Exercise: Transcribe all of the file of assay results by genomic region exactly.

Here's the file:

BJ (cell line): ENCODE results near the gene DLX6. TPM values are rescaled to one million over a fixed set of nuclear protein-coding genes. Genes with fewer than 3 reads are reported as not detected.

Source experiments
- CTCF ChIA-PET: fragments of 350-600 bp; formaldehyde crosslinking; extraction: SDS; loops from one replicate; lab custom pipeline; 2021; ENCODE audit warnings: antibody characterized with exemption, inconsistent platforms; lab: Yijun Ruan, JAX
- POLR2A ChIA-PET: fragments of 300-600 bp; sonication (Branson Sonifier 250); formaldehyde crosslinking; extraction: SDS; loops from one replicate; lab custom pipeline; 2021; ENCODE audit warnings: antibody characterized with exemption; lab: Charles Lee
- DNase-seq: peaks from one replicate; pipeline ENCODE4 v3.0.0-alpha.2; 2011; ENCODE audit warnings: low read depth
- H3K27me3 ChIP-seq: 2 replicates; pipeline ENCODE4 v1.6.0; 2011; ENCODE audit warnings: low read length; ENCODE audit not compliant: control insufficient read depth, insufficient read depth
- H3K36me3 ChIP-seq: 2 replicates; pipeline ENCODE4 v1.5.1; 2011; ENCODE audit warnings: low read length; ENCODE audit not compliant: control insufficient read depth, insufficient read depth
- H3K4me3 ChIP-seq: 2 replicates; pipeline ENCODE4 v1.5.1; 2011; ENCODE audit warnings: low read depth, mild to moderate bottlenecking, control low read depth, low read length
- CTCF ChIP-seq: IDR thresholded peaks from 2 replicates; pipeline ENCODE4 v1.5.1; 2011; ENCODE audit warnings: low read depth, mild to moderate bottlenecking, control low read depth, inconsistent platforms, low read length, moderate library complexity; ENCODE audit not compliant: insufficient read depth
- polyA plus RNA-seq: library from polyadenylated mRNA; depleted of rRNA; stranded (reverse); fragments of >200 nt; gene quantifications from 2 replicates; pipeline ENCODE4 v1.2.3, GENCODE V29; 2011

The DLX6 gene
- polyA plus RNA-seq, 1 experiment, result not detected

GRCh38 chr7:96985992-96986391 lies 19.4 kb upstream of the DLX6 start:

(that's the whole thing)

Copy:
BJ (cell line): ENCODE results near the gene DLX6. TPM values are rescaled to one million over a fixed set of nuclear protein-coding genes. Genes with fewer than 3 reads are reported as not detected.

Source experiments
- CTCF ChIA-PET: fragments of 350-600 bp; formaldehyde crosslinking; extraction: SDS; loops from one replicate; lab custom pipeline; 2021; ENCODE audit warnings: antibody characterized with exemption, inconsistent platforms; lab: Yijun Ruan, JAX
- POLR2A ChIA-PET: fragments of 300-600 bp; sonication (Branson Sonifier 250); formaldehyde crosslinking; extraction: SDS; loops from one replicate; lab custom pipeline; 2021; ENCODE audit warnings: antibody characterized with exemption; lab: Charles Lee
- DNase-seq: peaks from one replicate; pipeline ENCODE4 v3.0.0-alpha.2; 2011; ENCODE audit warnings: low read depth
- H3K27me3 ChIP-seq: 2 replicates; pipeline ENCODE4 v1.6.0; 2011; ENCODE audit warnings: low read length; ENCODE audit not compliant: control insufficient read depth, insufficient read depth
- H3K36me3 ChIP-seq: 2 replicates; pipeline ENCODE4 v1.5.1; 2011; ENCODE audit warnings: low read length; ENCODE audit not compliant: control insufficient read depth, insufficient read depth
- H3K4me3 ChIP-seq: 2 replicates; pipeline ENCODE4 v1.5.1; 2011; ENCODE audit warnings: low read depth, mild to moderate bottlenecking, control low read depth, low read length
- CTCF ChIP-seq: IDR thresholded peaks from 2 replicates; pipeline ENCODE4 v1.5.1; 2011; ENCODE audit warnings: low read depth, mild to moderate bottlenecking, control low read depth, inconsistent platforms, low read length, moderate library complexity; ENCODE audit not compliant: insufficient read depth
- polyA plus RNA-seq: library from polyadenylated mRNA; depleted of rRNA; stranded (reverse); fragments of >200 nt; gene quantifications from 2 replicates; pipeline ENCODE4 v1.2.3, GENCODE V29; 2011

The DLX6 gene
- polyA plus RNA-seq, 1 experiment, result not detected

GRCh38 chr7:96985992-96986391 lies 19.4 kb upstream of the DLX6 start: